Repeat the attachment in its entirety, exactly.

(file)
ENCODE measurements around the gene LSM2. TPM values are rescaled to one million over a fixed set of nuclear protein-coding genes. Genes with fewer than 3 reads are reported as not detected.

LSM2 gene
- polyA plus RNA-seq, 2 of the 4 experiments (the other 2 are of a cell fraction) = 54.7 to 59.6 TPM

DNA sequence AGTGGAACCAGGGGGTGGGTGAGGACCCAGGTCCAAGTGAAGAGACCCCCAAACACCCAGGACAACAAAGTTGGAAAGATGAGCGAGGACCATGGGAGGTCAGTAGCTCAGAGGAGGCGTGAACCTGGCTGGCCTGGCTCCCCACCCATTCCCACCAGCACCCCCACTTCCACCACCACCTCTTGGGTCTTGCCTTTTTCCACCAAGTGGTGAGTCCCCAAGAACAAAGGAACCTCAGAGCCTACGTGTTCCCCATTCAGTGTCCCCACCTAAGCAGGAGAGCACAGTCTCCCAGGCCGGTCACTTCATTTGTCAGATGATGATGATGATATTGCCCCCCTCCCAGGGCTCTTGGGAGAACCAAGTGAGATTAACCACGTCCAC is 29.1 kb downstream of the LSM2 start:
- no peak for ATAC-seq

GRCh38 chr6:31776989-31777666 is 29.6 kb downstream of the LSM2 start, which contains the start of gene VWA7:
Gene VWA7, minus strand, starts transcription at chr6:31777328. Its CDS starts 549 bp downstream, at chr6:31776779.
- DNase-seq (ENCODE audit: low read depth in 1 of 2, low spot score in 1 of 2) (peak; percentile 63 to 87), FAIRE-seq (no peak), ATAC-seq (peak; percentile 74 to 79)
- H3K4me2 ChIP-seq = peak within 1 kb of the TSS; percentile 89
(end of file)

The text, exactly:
ENCODE measurements around the gene LSM2. TPM values are rescaled to one million over a fixed set of nuclear protein-coding genes. Genes with fewer than 3 reads are reported as not detected.

LSM2 gene
- polyA plus RNA-seq, 2 of the 4 experiments (the other 2 are of a cell fraction) = 54.7 to 59.6 TPM

DNA sequence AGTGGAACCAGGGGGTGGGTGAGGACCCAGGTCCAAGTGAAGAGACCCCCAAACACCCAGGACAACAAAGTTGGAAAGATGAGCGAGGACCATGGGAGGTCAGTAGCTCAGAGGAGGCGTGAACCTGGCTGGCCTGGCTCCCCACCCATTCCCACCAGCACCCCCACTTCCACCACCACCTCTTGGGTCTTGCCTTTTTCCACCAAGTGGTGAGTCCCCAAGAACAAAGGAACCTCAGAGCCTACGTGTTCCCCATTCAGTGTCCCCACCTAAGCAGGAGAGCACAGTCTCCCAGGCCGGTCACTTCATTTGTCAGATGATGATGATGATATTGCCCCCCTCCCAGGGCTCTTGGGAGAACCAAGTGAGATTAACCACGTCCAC is 29.1 kb downstream of the LSM2 start:
- no peak for ATAC-seq

GRCh38 chr6:31776989-31777666 is 29.6 kb downstream of the LSM2 start, which contains the start of gene VWA7:
Gene VWA7, minus strand, starts transcription at chr6:31777328. Its CDS starts 549 bp downstream, at chr6:31776779.
- DNase-seq (ENCODE audit: low read depth in 1 of 2, low spot score in 1 of 2) (peak; percentile 63 to 87), FAIRE-seq (no peak), ATAC-seq (peak; percentile 74 to 79)
- H3K4me2 ChIP-seq = peak within 1 kb of the TSS; percentile 89